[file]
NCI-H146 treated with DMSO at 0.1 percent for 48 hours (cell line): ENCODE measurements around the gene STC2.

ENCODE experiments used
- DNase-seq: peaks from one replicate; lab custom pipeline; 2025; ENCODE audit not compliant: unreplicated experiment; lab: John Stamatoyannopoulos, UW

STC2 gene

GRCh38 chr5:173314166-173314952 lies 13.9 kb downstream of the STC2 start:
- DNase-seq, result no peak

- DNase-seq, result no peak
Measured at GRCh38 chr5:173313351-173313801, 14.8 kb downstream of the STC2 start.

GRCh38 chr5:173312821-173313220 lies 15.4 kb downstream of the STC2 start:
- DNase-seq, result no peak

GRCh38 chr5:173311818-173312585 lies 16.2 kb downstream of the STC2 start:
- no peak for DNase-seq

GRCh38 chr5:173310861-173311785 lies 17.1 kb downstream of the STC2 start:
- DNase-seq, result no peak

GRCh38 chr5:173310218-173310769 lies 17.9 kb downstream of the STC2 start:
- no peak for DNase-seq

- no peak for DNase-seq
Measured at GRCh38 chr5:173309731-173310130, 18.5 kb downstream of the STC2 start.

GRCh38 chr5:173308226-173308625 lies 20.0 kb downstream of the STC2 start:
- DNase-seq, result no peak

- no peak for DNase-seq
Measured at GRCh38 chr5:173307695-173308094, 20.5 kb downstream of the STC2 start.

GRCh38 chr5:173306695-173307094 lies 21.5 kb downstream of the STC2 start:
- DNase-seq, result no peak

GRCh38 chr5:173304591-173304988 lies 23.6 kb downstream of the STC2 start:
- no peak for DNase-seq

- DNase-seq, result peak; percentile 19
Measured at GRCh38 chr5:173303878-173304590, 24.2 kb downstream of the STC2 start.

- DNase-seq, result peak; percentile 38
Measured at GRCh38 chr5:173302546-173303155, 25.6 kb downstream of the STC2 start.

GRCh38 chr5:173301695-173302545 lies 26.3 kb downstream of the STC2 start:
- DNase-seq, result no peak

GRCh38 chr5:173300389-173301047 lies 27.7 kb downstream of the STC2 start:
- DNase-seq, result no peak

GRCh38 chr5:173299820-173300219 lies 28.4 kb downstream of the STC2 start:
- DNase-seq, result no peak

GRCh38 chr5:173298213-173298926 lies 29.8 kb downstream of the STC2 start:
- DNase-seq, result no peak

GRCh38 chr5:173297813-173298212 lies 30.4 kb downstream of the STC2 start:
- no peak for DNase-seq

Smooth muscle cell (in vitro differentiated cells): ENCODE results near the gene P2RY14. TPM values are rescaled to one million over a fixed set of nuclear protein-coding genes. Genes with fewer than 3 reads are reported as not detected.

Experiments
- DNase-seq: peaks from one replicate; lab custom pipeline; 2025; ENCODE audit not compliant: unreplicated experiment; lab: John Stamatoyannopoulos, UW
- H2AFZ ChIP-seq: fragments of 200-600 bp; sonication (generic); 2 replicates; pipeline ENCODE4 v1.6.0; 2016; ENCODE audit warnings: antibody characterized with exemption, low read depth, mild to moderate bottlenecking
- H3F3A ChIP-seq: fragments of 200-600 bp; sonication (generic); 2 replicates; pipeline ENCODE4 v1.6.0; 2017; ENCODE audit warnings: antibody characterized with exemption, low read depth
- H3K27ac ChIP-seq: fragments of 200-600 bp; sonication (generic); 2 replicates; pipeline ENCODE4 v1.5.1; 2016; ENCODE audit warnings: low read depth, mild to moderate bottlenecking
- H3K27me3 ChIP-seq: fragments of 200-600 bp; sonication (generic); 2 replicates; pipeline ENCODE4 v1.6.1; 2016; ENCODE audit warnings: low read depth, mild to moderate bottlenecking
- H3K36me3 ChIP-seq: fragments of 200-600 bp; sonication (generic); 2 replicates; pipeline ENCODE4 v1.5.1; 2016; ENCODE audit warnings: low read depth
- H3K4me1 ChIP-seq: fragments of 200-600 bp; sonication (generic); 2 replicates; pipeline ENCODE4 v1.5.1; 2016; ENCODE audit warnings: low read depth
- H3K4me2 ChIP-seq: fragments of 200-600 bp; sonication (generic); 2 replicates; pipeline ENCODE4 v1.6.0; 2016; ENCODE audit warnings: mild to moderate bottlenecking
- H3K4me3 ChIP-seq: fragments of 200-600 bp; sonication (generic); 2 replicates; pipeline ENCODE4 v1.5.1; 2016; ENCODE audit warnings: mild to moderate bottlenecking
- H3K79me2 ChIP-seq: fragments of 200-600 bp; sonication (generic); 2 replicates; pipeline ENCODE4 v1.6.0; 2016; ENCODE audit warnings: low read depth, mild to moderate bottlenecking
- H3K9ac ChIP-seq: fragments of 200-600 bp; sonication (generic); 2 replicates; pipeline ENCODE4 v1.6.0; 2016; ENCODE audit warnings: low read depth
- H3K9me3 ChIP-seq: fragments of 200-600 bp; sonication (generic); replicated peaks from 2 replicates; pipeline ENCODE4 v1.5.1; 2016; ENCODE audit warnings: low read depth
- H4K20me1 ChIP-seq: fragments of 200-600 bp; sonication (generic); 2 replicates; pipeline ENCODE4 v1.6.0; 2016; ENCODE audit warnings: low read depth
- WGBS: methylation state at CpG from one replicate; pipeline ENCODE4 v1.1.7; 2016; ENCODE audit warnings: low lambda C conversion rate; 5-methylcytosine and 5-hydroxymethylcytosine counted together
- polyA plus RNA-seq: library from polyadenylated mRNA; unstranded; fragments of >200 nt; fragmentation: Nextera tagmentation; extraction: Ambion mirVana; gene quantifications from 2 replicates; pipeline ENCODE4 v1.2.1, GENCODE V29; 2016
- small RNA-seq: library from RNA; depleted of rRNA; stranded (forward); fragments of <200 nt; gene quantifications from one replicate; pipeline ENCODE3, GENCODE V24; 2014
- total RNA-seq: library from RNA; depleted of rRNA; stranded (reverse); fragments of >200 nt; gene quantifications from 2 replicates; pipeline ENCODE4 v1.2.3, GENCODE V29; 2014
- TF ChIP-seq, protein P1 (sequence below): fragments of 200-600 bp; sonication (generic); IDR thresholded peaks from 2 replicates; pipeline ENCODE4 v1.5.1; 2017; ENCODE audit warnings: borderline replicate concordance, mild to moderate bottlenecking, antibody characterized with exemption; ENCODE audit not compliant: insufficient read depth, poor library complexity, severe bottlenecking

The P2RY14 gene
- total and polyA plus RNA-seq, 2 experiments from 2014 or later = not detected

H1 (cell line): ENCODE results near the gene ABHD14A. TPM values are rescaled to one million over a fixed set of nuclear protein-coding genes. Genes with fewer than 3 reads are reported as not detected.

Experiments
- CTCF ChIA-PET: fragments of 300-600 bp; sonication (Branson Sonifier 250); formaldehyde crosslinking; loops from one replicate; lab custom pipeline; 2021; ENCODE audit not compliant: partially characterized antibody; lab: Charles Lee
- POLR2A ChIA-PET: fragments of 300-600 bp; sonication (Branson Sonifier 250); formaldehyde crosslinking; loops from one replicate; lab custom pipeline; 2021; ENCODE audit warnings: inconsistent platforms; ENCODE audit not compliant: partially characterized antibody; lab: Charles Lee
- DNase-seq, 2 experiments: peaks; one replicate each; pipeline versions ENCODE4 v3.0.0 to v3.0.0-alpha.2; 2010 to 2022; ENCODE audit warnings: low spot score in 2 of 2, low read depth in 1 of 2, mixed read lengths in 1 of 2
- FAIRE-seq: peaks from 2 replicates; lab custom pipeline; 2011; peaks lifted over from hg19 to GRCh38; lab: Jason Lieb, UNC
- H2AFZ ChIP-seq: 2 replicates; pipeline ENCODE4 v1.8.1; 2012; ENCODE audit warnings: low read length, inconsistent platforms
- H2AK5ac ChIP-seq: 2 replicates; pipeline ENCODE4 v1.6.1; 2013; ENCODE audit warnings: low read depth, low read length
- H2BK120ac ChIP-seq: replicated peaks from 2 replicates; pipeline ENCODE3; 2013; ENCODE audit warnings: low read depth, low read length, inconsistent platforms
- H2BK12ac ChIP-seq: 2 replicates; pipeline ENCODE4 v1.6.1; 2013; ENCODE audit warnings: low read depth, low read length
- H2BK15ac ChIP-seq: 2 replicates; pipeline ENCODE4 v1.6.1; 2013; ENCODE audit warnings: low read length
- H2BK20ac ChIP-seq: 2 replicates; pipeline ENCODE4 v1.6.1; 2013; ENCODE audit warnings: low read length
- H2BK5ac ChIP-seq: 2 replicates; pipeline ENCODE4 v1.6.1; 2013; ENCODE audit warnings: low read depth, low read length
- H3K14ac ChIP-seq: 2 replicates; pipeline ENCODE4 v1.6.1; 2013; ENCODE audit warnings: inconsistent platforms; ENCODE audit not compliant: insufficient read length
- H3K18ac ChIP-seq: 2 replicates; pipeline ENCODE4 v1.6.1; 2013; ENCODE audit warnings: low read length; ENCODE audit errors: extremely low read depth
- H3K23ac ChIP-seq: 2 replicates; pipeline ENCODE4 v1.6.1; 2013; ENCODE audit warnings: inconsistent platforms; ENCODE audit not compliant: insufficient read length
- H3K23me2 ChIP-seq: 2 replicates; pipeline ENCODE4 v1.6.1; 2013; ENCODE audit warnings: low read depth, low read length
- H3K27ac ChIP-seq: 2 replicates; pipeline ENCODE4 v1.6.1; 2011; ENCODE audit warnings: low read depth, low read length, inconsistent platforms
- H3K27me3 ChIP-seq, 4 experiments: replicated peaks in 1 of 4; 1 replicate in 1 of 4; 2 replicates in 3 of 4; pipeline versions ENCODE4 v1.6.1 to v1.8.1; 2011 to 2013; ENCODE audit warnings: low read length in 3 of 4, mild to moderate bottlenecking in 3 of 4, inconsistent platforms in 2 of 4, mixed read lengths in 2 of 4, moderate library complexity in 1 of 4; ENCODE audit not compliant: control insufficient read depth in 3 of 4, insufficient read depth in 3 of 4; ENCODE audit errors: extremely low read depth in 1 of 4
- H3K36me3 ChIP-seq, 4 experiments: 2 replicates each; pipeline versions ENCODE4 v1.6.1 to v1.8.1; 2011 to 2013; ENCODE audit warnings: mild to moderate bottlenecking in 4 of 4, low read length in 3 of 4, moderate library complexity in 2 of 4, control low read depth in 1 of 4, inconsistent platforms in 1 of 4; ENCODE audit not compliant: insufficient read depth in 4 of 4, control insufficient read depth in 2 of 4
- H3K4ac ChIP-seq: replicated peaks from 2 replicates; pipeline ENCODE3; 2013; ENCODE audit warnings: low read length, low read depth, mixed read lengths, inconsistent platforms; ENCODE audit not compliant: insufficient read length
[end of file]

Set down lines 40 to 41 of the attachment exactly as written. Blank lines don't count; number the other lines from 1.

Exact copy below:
- no peak for DNase-seq

Smooth muscle cell (in vitro differentiated cells): ENCODE results near the gene P2RY14. TPM values are rescaled to one million over a fixed set of nuclear protein-coding genes. Genes with fewer than 3 reads are reported as not detected.